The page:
Although he took more than a week to concede, Kentucky’s 62nd governor, Republican Matt Bevin, will not serve a second term. Experts agree that his provocative and insulting style, particularly his comments about teachers, attributed to his loss. Most notoriously, Bevin called teachers “thugs” and blamed them for the sexual assault of children and the shooting of a seven-year-old girl, after teachers protested the legislature’s sneaky efforts to reform the state’s pension systems.
We are both Kentucky-based Bellwarians, and in the short conversation below, we discuss why Governor Bevin failed to advance education reforms in the state — and what Governor-elect and Democrat Andy Beshear might be able to accomplish given Kentucky’s Republican-dominated legislature.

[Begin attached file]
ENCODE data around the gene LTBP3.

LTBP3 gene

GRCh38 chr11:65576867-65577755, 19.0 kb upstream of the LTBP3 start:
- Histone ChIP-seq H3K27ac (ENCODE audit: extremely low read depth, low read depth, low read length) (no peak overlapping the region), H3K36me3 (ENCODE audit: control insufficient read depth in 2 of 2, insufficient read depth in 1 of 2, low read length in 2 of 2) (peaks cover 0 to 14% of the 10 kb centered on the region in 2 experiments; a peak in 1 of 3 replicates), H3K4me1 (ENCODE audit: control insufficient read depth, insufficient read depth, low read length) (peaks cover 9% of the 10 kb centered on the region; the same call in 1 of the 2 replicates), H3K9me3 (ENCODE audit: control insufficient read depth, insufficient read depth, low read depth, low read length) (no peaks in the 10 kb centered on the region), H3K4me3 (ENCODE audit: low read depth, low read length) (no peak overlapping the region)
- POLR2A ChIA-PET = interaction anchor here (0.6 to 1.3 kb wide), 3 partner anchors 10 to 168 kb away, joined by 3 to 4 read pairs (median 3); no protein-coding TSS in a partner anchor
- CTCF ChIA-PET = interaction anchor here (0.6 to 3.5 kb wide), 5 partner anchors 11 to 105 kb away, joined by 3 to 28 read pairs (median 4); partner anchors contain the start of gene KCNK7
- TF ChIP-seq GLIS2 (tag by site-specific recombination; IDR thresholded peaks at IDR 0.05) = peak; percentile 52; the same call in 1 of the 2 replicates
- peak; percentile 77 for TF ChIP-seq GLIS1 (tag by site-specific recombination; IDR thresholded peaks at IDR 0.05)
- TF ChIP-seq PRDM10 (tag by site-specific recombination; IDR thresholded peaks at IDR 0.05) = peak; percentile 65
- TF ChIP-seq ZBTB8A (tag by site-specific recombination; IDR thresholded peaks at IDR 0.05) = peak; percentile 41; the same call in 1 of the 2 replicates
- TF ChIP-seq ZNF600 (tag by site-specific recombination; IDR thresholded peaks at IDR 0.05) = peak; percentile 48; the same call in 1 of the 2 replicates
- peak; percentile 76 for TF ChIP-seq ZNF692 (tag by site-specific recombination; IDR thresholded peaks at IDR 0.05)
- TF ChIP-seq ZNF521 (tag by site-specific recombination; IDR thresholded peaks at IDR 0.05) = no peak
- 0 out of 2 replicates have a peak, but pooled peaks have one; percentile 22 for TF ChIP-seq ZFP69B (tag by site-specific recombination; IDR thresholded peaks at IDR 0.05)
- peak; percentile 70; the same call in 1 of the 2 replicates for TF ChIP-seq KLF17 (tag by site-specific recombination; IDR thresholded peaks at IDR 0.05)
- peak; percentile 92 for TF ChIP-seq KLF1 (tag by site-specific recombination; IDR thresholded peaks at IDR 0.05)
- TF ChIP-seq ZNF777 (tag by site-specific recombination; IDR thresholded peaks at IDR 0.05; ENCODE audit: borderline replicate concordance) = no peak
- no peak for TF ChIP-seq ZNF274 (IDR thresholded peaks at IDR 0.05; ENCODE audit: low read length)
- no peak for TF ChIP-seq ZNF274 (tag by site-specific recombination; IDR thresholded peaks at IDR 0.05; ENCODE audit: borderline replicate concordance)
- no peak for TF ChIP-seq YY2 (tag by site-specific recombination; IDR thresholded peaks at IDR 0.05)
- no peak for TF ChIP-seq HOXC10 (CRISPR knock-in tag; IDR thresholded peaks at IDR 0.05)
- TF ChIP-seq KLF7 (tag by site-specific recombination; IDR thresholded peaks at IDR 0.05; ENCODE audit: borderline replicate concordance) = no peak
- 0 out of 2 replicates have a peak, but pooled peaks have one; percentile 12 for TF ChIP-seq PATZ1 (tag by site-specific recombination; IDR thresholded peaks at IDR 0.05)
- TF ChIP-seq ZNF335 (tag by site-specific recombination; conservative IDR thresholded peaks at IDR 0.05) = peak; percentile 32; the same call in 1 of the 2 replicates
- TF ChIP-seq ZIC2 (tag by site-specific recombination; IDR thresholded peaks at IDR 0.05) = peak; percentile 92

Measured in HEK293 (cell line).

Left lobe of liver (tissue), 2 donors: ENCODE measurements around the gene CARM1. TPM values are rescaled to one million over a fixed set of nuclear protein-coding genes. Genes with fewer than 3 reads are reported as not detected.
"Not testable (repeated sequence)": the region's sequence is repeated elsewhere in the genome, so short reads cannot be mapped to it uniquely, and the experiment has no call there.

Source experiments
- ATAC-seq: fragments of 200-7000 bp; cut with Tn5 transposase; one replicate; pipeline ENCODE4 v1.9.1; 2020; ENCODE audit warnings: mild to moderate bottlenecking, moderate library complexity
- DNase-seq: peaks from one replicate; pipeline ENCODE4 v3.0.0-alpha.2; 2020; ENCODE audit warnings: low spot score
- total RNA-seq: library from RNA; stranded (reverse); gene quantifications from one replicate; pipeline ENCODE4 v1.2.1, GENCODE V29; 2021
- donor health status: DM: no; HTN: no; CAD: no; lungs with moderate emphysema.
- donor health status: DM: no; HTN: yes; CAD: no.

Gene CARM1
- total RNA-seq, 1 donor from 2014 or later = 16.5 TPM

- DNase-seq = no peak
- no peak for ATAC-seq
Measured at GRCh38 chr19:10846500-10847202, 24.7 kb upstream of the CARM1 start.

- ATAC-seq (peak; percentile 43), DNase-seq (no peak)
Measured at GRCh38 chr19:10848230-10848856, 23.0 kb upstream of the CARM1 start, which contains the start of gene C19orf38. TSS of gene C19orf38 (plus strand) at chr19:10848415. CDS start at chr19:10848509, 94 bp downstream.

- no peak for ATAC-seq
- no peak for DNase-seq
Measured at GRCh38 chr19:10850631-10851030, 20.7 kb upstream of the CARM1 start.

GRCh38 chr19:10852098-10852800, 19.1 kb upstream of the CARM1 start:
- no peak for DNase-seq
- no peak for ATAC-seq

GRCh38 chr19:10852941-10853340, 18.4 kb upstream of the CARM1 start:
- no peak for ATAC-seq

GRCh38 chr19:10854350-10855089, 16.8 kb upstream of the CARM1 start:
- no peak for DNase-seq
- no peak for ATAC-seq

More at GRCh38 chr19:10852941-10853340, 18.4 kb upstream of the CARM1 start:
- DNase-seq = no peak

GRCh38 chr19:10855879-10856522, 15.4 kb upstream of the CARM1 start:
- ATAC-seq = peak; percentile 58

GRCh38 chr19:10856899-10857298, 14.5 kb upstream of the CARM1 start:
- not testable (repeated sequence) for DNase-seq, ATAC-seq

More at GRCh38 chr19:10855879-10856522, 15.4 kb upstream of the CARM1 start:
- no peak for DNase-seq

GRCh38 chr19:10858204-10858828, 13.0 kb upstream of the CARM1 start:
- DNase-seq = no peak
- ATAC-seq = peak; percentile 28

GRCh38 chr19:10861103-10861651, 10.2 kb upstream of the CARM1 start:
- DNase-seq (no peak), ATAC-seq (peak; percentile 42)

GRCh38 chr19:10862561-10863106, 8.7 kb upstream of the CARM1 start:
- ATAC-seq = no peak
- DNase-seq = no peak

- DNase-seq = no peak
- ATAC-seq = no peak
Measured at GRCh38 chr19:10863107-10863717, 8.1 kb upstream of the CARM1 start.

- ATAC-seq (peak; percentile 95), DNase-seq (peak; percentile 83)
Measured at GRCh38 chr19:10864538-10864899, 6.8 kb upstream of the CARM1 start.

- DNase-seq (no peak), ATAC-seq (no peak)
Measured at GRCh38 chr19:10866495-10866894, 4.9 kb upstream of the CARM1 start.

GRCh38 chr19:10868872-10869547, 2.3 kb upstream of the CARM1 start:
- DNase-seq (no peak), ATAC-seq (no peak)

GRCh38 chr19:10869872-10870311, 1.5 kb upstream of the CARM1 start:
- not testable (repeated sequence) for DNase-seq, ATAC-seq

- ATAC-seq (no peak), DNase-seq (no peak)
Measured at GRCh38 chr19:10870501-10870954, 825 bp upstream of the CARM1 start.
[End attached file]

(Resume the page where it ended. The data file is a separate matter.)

Katrina: I think you and I have some diverging ideas and perspectives about politics in general, and even about some education policies. But is it safe to say that we both think Matt Bevin is, well, a bit of a jerk?
Alex: I think we definitely have some common ground there, although I’d be careful about calling him a jerk — he might label you with a nickname like “Kooky Katrina.” More seriously though, I think a big part of his legacy will be the policy wins he left on the table, due in large part to his incredibly abrasive approach to governing.
Katrina: You’re not wrong about that. I was a fan of some of his policy positions, especially much-needed pension reform and increased school choice. If he had a bit more goodwill and emotional intelligence, he might have been able to demonstrate how those policies could actually help teachers and students.
Alex: Yep, but because of his style, pension reform and school choice are likely off the table for the next four years. And while some may be satisfied with the status quo on those issues, there are a lot of teachers and thousands of students who could benefit from reform to teacher pensions and school choice policies.
Katrina: So where do you think Beshear has the opportunity to move the ball forward on education policy?